Cosmos contributor copy arrives!
I got my contributor copy of Cosmos in the mail and it’s lovely. This marks two firsts for me; first full-size magazine and the first time my name appears on the cover. (It’s in the lower right corner) As promised in their guidelines, there’s a two page spread of art to go with my story, “For Solo Cello, op. 12.” Mmmm… art. In color! Ooo. That’s also a first. My heavens, this issue is full of so much excitement I can’t stand it. Not only that, but the rest of the magazine is really good.
The title of the story comes from a piece of music called, The Cellist of Sarajevo, A Lament for Solo Cello, op. 12 by David Wilde. In my story, I don’t touch on the creation of this piece of music, but it is a fascinating story in its own right.
“On May 27th, 1992, a grenade was thrown into a bread queue at the bakery in the pedestrian precinct Vase Miskina in Sarajevo. Twenty-two people were killed. Every day after this tragedy, the cellist Vedran Smailovi?, until recently with the Sarajevo Opera, went to the spot, in full evening dress, at four o’clock precisely, and risked his own life by playing in memory of the dead, regardless of mortar and machine gun fire and the risk of further grenade attacks. The report by John Burns the New York Times of this heroic musical declaration made an impact more immediate than any political statement up to that time. I first read about it on a train from NÃ¼rnberg to Hannover. As I sat in the train, deeply moved, I listened; and somewhere deep within me a cello began to play a circular melody like a lament without endâ€¦”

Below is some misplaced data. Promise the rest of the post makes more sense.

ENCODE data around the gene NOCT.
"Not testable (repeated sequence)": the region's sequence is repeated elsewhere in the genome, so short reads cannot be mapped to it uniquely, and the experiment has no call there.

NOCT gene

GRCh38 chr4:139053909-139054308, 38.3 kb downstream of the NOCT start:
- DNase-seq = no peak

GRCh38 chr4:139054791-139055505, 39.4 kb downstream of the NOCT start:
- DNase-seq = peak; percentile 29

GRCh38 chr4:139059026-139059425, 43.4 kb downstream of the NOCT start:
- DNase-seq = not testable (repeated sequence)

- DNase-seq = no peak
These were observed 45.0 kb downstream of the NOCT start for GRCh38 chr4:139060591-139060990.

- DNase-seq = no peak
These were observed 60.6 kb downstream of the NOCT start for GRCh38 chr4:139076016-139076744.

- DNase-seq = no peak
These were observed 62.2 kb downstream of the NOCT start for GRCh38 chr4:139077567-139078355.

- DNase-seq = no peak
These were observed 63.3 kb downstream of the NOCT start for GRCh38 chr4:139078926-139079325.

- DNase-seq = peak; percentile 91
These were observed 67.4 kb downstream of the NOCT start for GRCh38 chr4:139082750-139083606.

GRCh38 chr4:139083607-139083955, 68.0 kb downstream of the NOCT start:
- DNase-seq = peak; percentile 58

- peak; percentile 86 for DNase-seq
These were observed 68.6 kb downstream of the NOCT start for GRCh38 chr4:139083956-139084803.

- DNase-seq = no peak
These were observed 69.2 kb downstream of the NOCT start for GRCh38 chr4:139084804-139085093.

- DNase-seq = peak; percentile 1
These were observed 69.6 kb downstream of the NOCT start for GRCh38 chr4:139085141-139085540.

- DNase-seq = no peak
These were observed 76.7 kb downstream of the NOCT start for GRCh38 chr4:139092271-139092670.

“A circular melody, like a lament without end,” is exactly the right piece of music for my story. Here are the first few lines; please pick up a copy of the magazine and read the rest.
For Solo Cello, op. 12
His keys dropped, rattling on the parquet floor. Julius stared at them, unwilling to look at the bandaged stump where his left hand had been two weeks ago. He should be used to it by now. He should not still be trying to pass things from his right hand to his left.
But it still felt like his hand was there.
The shaking began again, a tremelo building in his hand and knees. Julius pressed his right hand–his only hand–against his mouth so he did not vomit on the floor. Reaching for calm, he imagined playing through Belparda’s Ã‰tude No. 1. It focused on bowing, on the right hand. Forget the left. When he was eight, Julius had learned it on a cello as big as he had been. The remembered bounce of the bow against the strings pulsed in his right hand.
Don’t think about the fingering.